Today is our national caring day. Across the country, people will be involved in activities – sporting, musical or just plain odd – which will raise money for charity. On the BBC, the famous will be doing their bit by playing the fool, putting on silly costumes and generally allowing the giving, good-natured side of their personalities a public outing.
Children in Need provides a variety of satisfactions. Millions of pounds are raised for the needy. There is a general, therapeutically healthy, act of giving. The BBC gets excellent ratings. The famous earn a wonderful double reward of publicity and credibility: by presenting themselves as essentially ordinary folk who care, they subtly point up their extraordinariness. In the eyes of the public and the media, they gain that special gold star of appreciation reserved for the celebrity who gives back. This connection between the famous and charity is so hard-wired into the contemporary psyche that it is easy to lose sight of how bizarre it often is.
The actor Nicolas Cage embodies the paradox of the caring celebrity better than most. This week, as a UN Goodwill Ambassador, he has been in Kenya, visiting Somali pirates in jail, with a view to highlighting the problem of piracy in the Indian ocean.
Another, more personal problem is being aired in a court in Los Angeles. A case brought by Cage against his former business manager has provided an insight into a world of mind-boggling extravagance. The actor needed to earn $30m dollars simply to sustain his lifestyle, it has been claimed. At one point, he owned 15 personal residences around the world, including castles in Britain and Bavaria, and four yachts, kept for him in different oceans. In 2007 alone, he bought 22 cars, including nine Rolls Royces. There were comparable levels of spending on jewellery, works of art, parties. Something distinctly odd is happening when a man who likes to indulge his every whim in acts of crazed self-indulgence is selected by the UN to visit the poorest countries in the world in the role of caring ambassador.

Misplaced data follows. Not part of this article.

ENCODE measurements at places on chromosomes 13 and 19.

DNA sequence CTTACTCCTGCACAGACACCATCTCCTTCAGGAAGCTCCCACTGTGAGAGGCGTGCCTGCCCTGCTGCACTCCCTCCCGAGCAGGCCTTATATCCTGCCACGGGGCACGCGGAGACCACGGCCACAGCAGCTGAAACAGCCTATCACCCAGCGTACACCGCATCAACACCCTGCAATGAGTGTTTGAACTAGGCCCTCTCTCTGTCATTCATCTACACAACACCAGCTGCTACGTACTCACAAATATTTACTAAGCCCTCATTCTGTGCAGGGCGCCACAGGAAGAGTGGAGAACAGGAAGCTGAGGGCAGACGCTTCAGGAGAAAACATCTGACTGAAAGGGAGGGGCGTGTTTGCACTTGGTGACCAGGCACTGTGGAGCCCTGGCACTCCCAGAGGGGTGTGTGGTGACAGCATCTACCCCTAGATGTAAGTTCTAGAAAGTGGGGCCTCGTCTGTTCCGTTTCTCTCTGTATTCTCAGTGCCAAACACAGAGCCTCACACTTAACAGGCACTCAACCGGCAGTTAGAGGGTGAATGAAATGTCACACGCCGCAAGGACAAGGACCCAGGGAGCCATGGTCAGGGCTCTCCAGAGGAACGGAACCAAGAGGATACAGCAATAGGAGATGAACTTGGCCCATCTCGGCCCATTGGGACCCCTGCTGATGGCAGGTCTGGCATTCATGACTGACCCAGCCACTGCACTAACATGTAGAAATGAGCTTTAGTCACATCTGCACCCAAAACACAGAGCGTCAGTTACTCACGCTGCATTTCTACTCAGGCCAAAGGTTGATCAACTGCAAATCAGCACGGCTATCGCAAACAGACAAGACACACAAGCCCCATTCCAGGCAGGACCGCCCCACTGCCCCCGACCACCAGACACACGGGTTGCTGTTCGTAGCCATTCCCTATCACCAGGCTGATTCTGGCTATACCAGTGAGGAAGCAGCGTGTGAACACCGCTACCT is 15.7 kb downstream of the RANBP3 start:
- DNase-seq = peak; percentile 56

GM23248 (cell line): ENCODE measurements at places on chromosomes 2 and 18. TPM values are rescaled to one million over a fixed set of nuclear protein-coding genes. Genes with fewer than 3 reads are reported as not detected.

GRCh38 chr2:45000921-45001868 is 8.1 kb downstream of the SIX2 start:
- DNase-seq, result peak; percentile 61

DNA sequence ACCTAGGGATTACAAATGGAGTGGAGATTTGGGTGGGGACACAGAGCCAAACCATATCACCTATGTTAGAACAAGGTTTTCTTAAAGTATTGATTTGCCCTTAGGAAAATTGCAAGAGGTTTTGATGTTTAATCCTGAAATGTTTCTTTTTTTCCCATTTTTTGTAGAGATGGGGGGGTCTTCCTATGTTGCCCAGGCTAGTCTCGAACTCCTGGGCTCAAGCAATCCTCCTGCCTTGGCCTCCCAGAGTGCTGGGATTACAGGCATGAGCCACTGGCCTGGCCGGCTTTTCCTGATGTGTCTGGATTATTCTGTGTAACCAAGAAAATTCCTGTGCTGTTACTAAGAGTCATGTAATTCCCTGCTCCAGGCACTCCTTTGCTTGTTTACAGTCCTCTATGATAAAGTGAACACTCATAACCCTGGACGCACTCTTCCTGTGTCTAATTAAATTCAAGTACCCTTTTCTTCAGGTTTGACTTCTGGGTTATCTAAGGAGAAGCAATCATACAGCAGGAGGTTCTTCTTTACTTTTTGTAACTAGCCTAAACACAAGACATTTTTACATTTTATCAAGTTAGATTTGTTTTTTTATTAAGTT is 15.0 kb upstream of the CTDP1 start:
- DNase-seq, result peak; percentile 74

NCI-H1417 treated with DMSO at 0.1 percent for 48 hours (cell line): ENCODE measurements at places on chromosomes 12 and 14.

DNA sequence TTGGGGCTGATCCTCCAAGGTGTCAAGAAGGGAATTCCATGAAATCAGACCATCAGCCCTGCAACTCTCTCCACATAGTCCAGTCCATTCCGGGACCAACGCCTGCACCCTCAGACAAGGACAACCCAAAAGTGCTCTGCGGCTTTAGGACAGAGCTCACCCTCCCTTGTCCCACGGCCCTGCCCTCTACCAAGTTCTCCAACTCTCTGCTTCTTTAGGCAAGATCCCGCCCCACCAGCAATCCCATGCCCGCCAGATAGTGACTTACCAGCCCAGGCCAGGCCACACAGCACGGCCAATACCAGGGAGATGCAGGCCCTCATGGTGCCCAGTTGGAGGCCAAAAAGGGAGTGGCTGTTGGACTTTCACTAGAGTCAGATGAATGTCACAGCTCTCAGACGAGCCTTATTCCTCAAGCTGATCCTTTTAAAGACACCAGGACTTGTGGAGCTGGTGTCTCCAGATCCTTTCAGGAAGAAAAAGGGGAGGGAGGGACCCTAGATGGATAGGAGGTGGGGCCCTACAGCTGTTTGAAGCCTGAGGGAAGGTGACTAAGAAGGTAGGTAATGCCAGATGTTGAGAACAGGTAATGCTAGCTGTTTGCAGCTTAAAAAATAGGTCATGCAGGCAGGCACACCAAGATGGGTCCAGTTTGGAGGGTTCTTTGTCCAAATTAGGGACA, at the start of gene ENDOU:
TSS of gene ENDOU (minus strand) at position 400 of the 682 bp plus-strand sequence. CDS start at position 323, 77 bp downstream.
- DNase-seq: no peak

From the point of view of the celebrity, these highly visible charitable activities are a good deal. Paris Hilton is not just an airhead heiress; she cares about the poor in Guatemala. Geri Halliwell becomes more than an ex-Spice Girl when she visits Nepal and addresses its prime minister on women's rights. Nicole Kidman acquires a new level of gravitas when she is invited to become part of the UN's campaign against domestic abuse.
Perhaps, as a cultural sideshow, these things are harmless. In a fame-obsessed age, they draw attention to people and problems which would otherwise be ignored. Yet when a man with 15 homes and nine Rolls Royces is presented to the world as a moral figure, a role model, then a sort of willed stupidity is being embraced. Did none of those important, intelligent people at the UN suggest that the best way Nicolas Cage could help the needy would be quietly to donate a couple of castles to the cause?
So events like Children in Need offer a confusing moral message to young viewers. If you're a public figure, your worth is not judged by how you behave or live or spend your wealth, but on whether you make the right sympathetic noises when the cameras are running.